|González-López et al||Iatrogenic benign stenosis following laparoscopic cholecistecotmy||Spincterotomy + Pneumatic dilation + biliary stent positioning||24 h||Abdominal pain/anemia/hypotension/peritonism||72 h; CT scan||NA (right lobe)||Surgery (damage control and packing)||Yes|
|Present case 2015||Common bile duct stone||Spincterotomy over a 0.035-ich guidewire||12 h||Abdominal pain/hypotension/anemia||24 h; CT scan||14 cm × 6 cm × 19 cm (right lobe)||Embolization||No|
Sudden abdominal pain whenever associated with hypotension and tachycardia after ERCP should raise the suspicion of intrahepatic bleeding with Glisson’s capsule distension. Different symptoms are described in literature: abdominal pain (91%), anemia (39.1%), hypotension (39.1%), fever (21.7%) and peritonism (13%) (Table 1). Laboratory tests did not provide major indicators of the development of a sub capsular hepatic haematoma, except for a decrease in the haemoglobin level. Imaging modalities (ultrasound and CT) are the gold standard for diagnosis and surveillance of this emergent complication[9,15].
In the present case symptoms and signs started 12 h after the procedure with an early diagnosis and prompt treatment. Aspecific symptoms with a late onset from ERCP may occur with consequent delayed diagnosis and treatment (range 2-144 h) (Table 1).
Different treatment modalities are proposed in literature based on haemodynamic and clinics. The role of imaging in the assessment dimension and of ab extrinsic compression on hepatic vein is an important detail that should kept in mind whenever approaching such patients.
In stable patients with a limited, peripheral and non-compressive haematoma, a conservative management with prophylactic antibiotics should be suggested. Serial haemoglobin controls and abdomen CT verification is advisable. Percutaneous drainage under CT guide and US should be proposed in case of abscess formation and fever.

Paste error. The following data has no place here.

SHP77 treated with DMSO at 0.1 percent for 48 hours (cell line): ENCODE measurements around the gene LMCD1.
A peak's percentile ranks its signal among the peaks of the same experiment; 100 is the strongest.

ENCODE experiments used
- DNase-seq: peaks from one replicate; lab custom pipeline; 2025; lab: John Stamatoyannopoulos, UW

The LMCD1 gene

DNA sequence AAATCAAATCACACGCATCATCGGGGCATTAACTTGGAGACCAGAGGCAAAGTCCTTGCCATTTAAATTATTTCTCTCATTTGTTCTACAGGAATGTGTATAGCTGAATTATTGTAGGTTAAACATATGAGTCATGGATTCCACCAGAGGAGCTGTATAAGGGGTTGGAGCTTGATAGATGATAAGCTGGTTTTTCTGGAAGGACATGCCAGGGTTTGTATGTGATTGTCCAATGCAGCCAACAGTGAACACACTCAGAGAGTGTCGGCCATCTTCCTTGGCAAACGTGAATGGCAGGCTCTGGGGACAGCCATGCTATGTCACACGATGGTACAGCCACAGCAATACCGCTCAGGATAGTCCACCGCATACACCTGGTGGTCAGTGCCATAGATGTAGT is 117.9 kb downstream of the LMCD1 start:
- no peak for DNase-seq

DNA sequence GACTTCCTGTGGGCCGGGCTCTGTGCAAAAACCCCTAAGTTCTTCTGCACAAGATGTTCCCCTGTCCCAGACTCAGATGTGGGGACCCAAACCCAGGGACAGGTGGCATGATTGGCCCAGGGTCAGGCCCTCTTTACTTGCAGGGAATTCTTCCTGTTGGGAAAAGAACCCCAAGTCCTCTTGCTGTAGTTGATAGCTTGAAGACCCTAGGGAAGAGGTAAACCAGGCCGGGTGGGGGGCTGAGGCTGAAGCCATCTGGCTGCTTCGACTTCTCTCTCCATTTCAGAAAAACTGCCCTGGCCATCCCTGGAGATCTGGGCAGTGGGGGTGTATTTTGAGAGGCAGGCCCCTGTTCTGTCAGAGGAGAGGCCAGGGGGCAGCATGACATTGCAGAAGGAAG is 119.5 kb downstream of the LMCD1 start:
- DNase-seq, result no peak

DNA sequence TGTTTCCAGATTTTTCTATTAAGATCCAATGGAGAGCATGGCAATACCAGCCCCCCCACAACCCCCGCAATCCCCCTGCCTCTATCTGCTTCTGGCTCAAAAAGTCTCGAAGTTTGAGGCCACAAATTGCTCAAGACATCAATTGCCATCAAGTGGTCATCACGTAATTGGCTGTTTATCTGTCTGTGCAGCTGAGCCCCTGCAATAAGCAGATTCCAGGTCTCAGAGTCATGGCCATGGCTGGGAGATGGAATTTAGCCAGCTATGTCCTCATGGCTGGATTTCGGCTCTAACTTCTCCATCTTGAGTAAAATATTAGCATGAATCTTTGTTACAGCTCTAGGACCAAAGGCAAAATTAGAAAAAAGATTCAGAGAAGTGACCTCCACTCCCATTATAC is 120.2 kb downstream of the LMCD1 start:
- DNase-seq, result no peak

Whenever hemodynamic instability is present with active bleeding and contrast extravasation, an immediate radiological or surgical approach should be taken into account. Minimally invasive radiological selective peripheral vessels embolization shows high success rates. Surgical management should be reserved in case of general condition deterioration, haemodynamic instability with signs of consensual peritoneal and free abdominal fluid. Surgical approach consist in hematoma evacuation, local haemostasis with electrocoagulation or haemostatic devices, or packing in case of massive haemorrhage. Literature data are in favour with a conservative treatment (43.5%), percutaneous embolization (26%), drainage (17.4%) and surgical management (13%) as a first line treatment. Failure of the first approach occur in 3 different cases (13%) without severe consequences (Table 1). Sudden rupture of the haematoma with consequent haemoperitoneum is a dreaded complications with high risk of mortality if misdiagnosed. González-López et al report the case of a 30 years-old patient with Glisson’s capsule rupture and consequent haemoperitoneum with consequent hypotension and signs of peritonism. The patients was surgically managed with electrocautery and packing without success.